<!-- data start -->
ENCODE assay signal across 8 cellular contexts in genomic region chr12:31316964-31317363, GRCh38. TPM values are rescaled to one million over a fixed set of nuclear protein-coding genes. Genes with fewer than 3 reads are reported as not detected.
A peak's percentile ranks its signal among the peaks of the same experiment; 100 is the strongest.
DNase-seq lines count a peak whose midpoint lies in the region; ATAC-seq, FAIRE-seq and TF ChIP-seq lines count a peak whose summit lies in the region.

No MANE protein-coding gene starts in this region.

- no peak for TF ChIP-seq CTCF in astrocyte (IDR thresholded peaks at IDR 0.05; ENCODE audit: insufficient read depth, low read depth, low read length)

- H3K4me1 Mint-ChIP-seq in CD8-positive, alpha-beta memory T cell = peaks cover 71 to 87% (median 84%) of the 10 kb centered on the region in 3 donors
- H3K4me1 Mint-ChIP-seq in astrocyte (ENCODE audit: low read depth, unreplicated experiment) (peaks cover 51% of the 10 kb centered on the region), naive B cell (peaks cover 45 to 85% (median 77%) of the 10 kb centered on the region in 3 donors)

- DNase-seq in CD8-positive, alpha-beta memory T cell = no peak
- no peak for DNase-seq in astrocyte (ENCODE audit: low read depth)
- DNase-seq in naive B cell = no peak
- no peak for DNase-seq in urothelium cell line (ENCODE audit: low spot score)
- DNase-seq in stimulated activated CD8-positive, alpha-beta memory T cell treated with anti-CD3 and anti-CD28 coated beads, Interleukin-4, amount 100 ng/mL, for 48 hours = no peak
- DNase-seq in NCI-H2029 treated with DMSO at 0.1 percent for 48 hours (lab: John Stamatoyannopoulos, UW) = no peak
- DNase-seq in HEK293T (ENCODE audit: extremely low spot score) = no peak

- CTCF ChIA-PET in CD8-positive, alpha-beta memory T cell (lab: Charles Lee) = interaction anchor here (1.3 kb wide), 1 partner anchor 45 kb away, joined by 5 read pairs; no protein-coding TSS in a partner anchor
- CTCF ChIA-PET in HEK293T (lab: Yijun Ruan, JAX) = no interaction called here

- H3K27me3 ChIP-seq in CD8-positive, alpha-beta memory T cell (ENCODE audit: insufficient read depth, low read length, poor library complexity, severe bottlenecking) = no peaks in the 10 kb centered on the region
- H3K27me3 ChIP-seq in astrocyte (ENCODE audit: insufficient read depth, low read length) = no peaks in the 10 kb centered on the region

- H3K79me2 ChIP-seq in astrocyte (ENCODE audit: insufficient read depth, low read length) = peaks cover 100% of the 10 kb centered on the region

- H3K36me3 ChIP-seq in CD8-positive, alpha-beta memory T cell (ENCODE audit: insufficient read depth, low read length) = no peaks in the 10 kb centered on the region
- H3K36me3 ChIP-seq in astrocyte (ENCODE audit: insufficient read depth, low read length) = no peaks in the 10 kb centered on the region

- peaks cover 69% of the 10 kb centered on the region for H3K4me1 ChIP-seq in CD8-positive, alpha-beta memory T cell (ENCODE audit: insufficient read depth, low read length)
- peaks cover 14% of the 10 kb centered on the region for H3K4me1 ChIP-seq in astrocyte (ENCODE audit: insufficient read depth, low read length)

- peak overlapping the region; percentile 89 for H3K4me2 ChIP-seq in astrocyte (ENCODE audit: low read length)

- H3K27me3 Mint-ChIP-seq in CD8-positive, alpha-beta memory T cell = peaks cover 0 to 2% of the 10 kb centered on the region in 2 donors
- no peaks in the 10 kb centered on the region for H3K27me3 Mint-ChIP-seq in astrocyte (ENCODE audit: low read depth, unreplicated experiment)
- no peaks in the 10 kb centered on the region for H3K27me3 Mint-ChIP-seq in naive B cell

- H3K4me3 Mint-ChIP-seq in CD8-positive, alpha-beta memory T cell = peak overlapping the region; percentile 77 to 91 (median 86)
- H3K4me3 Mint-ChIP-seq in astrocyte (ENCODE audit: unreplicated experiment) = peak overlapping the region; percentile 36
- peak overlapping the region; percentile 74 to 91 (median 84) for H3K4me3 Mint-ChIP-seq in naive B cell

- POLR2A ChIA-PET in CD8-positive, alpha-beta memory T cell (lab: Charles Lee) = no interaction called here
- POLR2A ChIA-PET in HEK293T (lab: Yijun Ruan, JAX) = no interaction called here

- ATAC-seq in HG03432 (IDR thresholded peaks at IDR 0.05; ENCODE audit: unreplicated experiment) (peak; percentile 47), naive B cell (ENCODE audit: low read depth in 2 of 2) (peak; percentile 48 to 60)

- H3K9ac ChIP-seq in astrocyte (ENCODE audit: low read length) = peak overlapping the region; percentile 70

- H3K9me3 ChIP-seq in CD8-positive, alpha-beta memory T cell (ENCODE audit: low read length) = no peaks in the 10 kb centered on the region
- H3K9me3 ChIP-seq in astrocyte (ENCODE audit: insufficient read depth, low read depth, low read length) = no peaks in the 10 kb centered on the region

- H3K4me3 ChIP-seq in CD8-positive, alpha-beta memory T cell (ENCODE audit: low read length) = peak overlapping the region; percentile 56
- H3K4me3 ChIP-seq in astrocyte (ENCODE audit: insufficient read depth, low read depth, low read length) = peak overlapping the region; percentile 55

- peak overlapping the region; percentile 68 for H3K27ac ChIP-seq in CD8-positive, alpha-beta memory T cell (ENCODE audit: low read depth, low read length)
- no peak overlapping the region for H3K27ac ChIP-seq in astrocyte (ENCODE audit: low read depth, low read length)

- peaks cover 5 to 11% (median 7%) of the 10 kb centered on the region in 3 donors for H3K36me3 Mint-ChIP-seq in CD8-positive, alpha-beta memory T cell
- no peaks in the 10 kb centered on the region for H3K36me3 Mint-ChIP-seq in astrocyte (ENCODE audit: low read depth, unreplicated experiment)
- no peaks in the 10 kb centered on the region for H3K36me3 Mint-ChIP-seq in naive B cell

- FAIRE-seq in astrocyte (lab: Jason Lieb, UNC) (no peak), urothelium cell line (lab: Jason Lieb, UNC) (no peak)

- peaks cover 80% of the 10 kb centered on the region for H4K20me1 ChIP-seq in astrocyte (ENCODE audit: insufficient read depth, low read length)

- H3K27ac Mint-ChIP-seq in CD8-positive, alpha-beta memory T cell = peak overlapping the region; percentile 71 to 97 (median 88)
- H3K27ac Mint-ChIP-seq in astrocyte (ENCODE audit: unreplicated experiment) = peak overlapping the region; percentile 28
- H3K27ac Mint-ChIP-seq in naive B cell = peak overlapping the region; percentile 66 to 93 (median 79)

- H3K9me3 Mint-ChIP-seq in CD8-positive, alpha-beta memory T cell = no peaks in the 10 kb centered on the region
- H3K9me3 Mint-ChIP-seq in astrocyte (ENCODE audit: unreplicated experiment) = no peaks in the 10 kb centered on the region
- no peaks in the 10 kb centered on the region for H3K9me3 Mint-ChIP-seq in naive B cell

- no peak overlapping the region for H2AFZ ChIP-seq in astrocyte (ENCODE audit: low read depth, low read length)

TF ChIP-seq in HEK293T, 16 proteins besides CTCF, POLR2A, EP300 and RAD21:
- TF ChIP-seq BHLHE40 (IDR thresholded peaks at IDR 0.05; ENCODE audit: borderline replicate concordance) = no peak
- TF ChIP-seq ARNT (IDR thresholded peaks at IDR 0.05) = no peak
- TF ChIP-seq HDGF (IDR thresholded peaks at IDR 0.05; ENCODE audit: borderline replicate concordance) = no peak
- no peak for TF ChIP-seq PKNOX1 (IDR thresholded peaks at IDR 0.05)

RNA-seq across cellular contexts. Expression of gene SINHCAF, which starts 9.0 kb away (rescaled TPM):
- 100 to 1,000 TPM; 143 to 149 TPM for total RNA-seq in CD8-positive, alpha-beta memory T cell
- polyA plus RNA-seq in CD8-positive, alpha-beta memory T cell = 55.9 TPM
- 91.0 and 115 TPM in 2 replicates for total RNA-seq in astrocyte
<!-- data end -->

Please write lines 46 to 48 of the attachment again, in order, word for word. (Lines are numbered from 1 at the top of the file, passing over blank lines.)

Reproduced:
- H3K27ac Mint-ChIP-seq in CD8-positive, alpha-beta memory T cell = peak overlapping the region; percentile 71 to 97 (median 88)
- H3K27ac Mint-ChIP-seq in astrocyte (ENCODE audit: unreplicated experiment) = peak overlapping the region; percentile 28
- H3K27ac Mint-ChIP-seq in naive B cell = peak overlapping the region; percentile 66 to 93 (median 79)